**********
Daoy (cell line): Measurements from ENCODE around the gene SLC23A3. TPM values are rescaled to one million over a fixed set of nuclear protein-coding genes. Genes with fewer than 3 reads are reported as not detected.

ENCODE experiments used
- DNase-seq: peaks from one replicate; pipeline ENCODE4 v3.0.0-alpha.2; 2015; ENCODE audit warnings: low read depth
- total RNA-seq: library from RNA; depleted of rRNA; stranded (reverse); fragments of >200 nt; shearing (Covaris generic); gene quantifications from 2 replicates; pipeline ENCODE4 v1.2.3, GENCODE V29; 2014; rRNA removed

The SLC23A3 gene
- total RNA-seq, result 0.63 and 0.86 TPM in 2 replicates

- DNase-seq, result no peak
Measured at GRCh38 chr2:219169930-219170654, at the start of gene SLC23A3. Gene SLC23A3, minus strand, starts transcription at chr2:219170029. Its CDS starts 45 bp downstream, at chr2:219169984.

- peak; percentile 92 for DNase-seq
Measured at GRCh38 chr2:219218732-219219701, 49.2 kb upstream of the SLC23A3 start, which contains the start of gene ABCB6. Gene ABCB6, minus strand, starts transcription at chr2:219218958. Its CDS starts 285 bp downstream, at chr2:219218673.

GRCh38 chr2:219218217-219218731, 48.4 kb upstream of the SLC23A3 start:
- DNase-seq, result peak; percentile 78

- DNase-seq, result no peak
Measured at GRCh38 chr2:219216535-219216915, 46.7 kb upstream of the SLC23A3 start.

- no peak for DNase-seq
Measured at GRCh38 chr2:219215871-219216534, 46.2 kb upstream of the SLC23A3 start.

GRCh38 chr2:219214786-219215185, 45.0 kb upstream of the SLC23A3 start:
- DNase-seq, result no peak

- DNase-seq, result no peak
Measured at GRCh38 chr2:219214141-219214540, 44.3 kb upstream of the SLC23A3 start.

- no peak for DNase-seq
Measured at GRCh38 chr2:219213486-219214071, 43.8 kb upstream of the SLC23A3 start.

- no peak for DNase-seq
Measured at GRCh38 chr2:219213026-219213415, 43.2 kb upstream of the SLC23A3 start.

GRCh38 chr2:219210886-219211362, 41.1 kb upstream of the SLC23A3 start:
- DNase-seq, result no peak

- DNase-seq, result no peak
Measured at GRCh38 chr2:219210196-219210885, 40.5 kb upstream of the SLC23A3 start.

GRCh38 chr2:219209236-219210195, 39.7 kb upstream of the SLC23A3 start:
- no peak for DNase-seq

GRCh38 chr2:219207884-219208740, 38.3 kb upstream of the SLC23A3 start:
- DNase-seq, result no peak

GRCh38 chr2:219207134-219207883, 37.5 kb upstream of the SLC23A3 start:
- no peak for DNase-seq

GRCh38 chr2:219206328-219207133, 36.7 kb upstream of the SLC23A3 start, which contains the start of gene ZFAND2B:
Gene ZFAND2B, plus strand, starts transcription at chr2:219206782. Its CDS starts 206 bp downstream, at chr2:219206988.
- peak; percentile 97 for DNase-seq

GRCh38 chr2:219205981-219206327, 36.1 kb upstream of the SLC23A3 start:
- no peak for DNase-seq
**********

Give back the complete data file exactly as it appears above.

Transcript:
Daoy (cell line): Measurements from ENCODE around the gene SLC23A3. TPM values are rescaled to one million over a fixed set of nuclear protein-coding genes. Genes with fewer than 3 reads are reported as not detected.

ENCODE experiments used
- DNase-seq: peaks from one replicate; pipeline ENCODE4 v3.0.0-alpha.2; 2015; ENCODE audit warnings: low read depth
- total RNA-seq: library from RNA; depleted of rRNA; stranded (reverse); fragments of >200 nt; shearing (Covaris generic); gene quantifications from 2 replicates; pipeline ENCODE4 v1.2.3, GENCODE V29; 2014; rRNA removed

The SLC23A3 gene
- total RNA-seq, result 0.63 and 0.86 TPM in 2 replicates

- DNase-seq, result no peak
Measured at GRCh38 chr2:219169930-219170654, at the start of gene SLC23A3. Gene SLC23A3, minus strand, starts transcription at chr2:219170029. Its CDS starts 45 bp downstream, at chr2:219169984.

- peak; percentile 92 for DNase-seq
Measured at GRCh38 chr2:219218732-219219701, 49.2 kb upstream of the SLC23A3 start, which contains the start of gene ABCB6. Gene ABCB6, minus strand, starts transcription at chr2:219218958. Its CDS starts 285 bp downstream, at chr2:219218673.

GRCh38 chr2:219218217-219218731, 48.4 kb upstream of the SLC23A3 start:
- DNase-seq, result peak; percentile 78

- DNase-seq, result no peak
Measured at GRCh38 chr2:219216535-219216915, 46.7 kb upstream of the SLC23A3 start.

- no peak for DNase-seq
Measured at GRCh38 chr2:219215871-219216534, 46.2 kb upstream of the SLC23A3 start.

GRCh38 chr2:219214786-219215185, 45.0 kb upstream of the SLC23A3 start:
- DNase-seq, result no peak

- DNase-seq, result no peak
Measured at GRCh38 chr2:219214141-219214540, 44.3 kb upstream of the SLC23A3 start.

- no peak for DNase-seq
Measured at GRCh38 chr2:219213486-219214071, 43.8 kb upstream of the SLC23A3 start.

- no peak for DNase-seq
Measured at GRCh38 chr2:219213026-219213415, 43.2 kb upstream of the SLC23A3 start.

GRCh38 chr2:219210886-219211362, 41.1 kb upstream of the SLC23A3 start:
- DNase-seq, result no peak

- DNase-seq, result no peak
Measured at GRCh38 chr2:219210196-219210885, 40.5 kb upstream of the SLC23A3 start.

GRCh38 chr2:219209236-219210195, 39.7 kb upstream of the SLC23A3 start:
- no peak for DNase-seq

GRCh38 chr2:219207884-219208740, 38.3 kb upstream of the SLC23A3 start:
- DNase-seq, result no peak

GRCh38 chr2:219207134-219207883, 37.5 kb upstream of the SLC23A3 start:
- no peak for DNase-seq

GRCh38 chr2:219206328-219207133, 36.7 kb upstream of the SLC23A3 start, which contains the start of gene ZFAND2B:
Gene ZFAND2B, plus strand, starts transcription at chr2:219206782. Its CDS starts 206 bp downstream, at chr2:219206988.
- peak; percentile 97 for DNase-seq

GRCh38 chr2:219205981-219206327, 36.1 kb upstream of the SLC23A3 start:
- no peak for DNase-seq